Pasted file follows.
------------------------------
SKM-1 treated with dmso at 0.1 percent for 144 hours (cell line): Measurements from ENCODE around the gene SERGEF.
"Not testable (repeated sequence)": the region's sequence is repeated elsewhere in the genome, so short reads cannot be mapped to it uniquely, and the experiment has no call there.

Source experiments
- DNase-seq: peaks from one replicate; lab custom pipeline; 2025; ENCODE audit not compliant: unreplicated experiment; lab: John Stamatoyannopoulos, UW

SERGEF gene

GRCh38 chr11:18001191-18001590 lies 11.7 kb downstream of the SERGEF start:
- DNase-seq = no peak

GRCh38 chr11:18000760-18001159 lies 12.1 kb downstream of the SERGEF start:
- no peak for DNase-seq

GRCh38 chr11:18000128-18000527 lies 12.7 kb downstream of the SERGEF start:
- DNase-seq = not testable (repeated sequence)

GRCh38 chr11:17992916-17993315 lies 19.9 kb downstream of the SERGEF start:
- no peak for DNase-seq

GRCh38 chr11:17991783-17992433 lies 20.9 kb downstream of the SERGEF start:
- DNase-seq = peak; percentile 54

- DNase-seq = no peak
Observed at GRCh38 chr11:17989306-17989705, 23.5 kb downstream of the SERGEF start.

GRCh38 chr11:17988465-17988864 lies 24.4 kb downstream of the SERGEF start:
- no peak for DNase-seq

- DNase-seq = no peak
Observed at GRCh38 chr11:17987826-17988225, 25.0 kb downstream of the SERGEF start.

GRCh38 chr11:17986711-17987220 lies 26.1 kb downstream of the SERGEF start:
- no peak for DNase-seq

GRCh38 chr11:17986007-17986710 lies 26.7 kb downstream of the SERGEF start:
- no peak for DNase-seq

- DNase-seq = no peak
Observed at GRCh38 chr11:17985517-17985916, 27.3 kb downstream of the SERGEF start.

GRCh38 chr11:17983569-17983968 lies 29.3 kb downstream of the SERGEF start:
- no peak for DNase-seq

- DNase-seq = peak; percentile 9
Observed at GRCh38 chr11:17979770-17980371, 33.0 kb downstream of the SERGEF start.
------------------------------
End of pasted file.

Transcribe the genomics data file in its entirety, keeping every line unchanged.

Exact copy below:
SKM-1 treated with dmso at 0.1 percent for 144 hours (cell line): Measurements from ENCODE around the gene SERGEF.
"Not testable (repeated sequence)": the region's sequence is repeated elsewhere in the genome, so short reads cannot be mapped to it uniquely, and the experiment has no call there.

Source experiments
- DNase-seq: peaks from one replicate; lab custom pipeline; 2025; ENCODE audit not compliant: unreplicated experiment; lab: John Stamatoyannopoulos, UW

SERGEF gene

GRCh38 chr11:18001191-18001590 lies 11.7 kb downstream of the SERGEF start:
- DNase-seq = no peak

GRCh38 chr11:18000760-18001159 lies 12.1 kb downstream of the SERGEF start:
- no peak for DNase-seq

GRCh38 chr11:18000128-18000527 lies 12.7 kb downstream of the SERGEF start:
- DNase-seq = not testable (repeated sequence)

GRCh38 chr11:17992916-17993315 lies 19.9 kb downstream of the SERGEF start:
- no peak for DNase-seq

GRCh38 chr11:17991783-17992433 lies 20.9 kb downstream of the SERGEF start:
- DNase-seq = peak; percentile 54

- DNase-seq = no peak
Observed at GRCh38 chr11:17989306-17989705, 23.5 kb downstream of the SERGEF start.

GRCh38 chr11:17988465-17988864 lies 24.4 kb downstream of the SERGEF start:
- no peak for DNase-seq

- DNase-seq = no peak
Observed at GRCh38 chr11:17987826-17988225, 25.0 kb downstream of the SERGEF start.

GRCh38 chr11:17986711-17987220 lies 26.1 kb downstream of the SERGEF start:
- no peak for DNase-seq

GRCh38 chr11:17986007-17986710 lies 26.7 kb downstream of the SERGEF start:
- no peak for DNase-seq

- DNase-seq = no peak
Observed at GRCh38 chr11:17985517-17985916, 27.3 kb downstream of the SERGEF start.

GRCh38 chr11:17983569-17983968 lies 29.3 kb downstream of the SERGEF start:
- no peak for DNase-seq

- DNase-seq = peak; percentile 9
Observed at GRCh38 chr11:17979770-17980371, 33.0 kb downstream of the SERGEF start.